Skip to main content

Origin Private File System (OPFS) Database with the RxDB OPFS-RxStorage

With the RxDB OPFS storage you can build a fully featured database on top of the Origin Private File System (OPFS) browser API. Compared to other storage solutions, it has a way better performance.

What is OPFS

The Origin Private File System (OPFS) is a native browser storage API that allows web applications to manage files in a private, sandboxed, origin-specific virtual filesystem. Unlike IndexedDB and LocalStorage, which are optimized as object/key-value storage, OPFS provides more granular control for file operations, enabling byte-by-byte access, file streaming, and even low-level manipulations. OPFS is ideal for applications requiring high-performance file operations (3x-4x faster compared to IndexedDB) inside of a client-side application, offering advantages like improved speed, more efficient use of resources, and enhanced security and privacy features.

OPFS limitations

From the beginning of 2023, the Origin Private File System API is supported by all modern browsers like Safari, Chrome, Edge and Firefox. Only Internet Explorer is not supported and likely will never get support.

It is important to know that the most performant synchronous methods like read() and write() of the OPFS API are only available inside of a WebWorker. They cannot be used in the main thread, an iFrame or even a SharedWorker. The OPFS createSyncAccessHandle() method that gives you access to the synchronous methods is not exposed in the main thread, only in a Worker.

While there is no concrete data size limit defined by the API, browsers will refuse to store more data at some point. If no more data can be written, a QuotaExceededError is thrown which should be handled by the application, like showing an error message to the user.

How the OPFS API works

The OPFS API is pretty straightforward to use. First you get the root filesystem. Then you can create files and directories on that. Notice that whenever you synchronously write to, or read from a file, an ArrayBuffer must be used that contains the data. It is not possible to synchronously write plain strings or objects into the file. Therefore the TextEncoder and TextDecoder API must be used.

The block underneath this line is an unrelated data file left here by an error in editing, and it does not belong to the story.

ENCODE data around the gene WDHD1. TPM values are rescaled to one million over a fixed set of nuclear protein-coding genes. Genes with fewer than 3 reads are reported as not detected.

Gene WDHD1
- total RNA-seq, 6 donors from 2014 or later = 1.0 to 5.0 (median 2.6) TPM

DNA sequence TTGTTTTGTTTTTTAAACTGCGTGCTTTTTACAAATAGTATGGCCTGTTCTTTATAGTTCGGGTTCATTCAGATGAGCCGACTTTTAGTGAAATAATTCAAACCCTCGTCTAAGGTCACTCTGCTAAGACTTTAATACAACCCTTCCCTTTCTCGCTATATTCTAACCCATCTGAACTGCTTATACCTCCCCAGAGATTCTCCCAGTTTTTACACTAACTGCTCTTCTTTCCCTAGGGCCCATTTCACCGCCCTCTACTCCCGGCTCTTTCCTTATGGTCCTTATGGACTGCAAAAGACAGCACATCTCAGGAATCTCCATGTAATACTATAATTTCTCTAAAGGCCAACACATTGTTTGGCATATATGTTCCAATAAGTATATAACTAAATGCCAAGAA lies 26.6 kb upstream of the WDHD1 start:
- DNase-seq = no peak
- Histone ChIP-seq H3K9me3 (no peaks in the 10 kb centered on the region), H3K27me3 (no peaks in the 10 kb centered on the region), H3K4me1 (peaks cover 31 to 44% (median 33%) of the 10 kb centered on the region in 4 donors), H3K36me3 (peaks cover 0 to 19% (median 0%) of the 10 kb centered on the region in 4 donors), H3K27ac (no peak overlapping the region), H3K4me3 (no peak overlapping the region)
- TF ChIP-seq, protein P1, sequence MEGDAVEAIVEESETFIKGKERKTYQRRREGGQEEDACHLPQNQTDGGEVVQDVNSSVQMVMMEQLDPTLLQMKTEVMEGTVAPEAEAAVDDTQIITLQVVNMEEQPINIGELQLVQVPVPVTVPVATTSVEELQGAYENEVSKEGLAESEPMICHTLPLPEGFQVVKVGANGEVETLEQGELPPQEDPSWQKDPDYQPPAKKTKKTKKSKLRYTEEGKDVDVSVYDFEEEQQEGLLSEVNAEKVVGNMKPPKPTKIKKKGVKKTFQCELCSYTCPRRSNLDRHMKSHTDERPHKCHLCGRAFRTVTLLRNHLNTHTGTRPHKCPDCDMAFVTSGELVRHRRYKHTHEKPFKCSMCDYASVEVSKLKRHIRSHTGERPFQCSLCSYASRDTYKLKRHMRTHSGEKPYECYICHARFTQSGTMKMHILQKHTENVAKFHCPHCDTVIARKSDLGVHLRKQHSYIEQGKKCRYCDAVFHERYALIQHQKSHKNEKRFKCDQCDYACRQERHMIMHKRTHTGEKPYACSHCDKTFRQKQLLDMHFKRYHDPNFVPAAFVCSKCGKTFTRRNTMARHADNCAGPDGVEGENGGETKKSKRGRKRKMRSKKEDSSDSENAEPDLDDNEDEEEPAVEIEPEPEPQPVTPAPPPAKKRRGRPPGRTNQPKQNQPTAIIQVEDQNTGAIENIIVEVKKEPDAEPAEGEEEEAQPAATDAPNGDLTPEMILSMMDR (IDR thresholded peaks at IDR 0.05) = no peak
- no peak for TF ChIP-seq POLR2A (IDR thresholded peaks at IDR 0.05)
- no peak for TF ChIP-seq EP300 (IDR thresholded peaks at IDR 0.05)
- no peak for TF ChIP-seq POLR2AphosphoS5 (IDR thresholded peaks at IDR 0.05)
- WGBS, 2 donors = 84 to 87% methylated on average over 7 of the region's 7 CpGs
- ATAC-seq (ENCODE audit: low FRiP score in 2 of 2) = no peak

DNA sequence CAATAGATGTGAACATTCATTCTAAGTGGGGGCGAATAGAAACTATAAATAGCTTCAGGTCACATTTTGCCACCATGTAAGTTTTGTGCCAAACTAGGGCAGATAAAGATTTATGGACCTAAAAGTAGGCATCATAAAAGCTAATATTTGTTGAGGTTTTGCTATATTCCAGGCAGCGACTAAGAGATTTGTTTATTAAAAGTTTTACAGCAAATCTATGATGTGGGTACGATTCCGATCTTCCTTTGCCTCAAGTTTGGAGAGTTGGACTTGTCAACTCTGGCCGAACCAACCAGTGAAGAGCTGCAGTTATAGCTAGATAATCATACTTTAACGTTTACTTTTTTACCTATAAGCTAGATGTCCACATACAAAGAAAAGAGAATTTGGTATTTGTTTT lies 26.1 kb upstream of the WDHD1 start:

Also notice that some of the methods of FileSystemSyncAccessHandle have been asynchronous in the past, but are synchronous since Chromium 108. To make it less confusing, we just use await in front of them, so it will work in both cases.

// Access the root directory of the origin's private file system.
const root = await;

// Create a subdirectory.
const diaryDirectory = await root.getDirectoryHandle('subfolder', {
create: true,

// Create a new file named 'example.txt'.
const fileHandle = await diaryDirectory.getFileHandle('example.txt', {
create: true,

// Create a FileSystemSyncAccessHandle on the file.
const accessHandle = await fileHandle.createSyncAccessHandle();

// Write a sentence to the file.
let writeBuffer = new TextEncoder().encode('Hello from RxDB');
const writeSize = accessHandle.write(writeBuffer);

// Read file and transform data to string.
const readBuffer = new Uint8Array(writeSize);
const readSize =, { at: 0 });
const contentAsString = new TextDecoder().decode(readBuffer);

// Write an exclamation mark to the end of the file.
writeBuffer = new TextEncoder().encode('!');
accessHandle.write(writeBuffer, { at: readSize });

// Truncate file to 10 bytes.
await accessHandle.truncate(10);

// Get the new size of the file.
const fileSize = await accessHandle.getSize();

// Persist changes to disk.
await accessHandle.flush();

// Always close FileSystemSyncAccessHandle if done, so others can open the file again.
await accessHandle.close();

A more detailed description of the OPFS API can be found on MDN.

OPFS performance

Because the Origin Private File System API provides low-level access to binary files, it is much faster compared to IndexedDB or localStorage. According to the storage performance test, OPFS is up to 2x times faster on plain inserts when a new file is created on each write. Reads are even faster.

A good comparison about real world scenarios, are the performance results of the various RxDB storages. Here it shows that reads are up to 4x faster compared to IndexedDB, even with complex queries:

RxStorage performance - browser

Using OPFS as RxStorage in RxDB

The OPFS RxStorage itself must run inside a WebWorker. Therefore we use the Worker RxStorage and let it point to the prebuild opfs.worker.js file that comes shipped with RxDB Premium 👑.

Notice that the OPFS RxStorage is part of the RxDB Premium 👑 plugin that must be purchased.

import {
} from 'rxdb';
import { getRxStorageWorker } from 'rxdb-premium/plugins/storage-worker';

const database = await createRxDatabase({
name: 'mydatabase',
storage: getRxStorageWorker(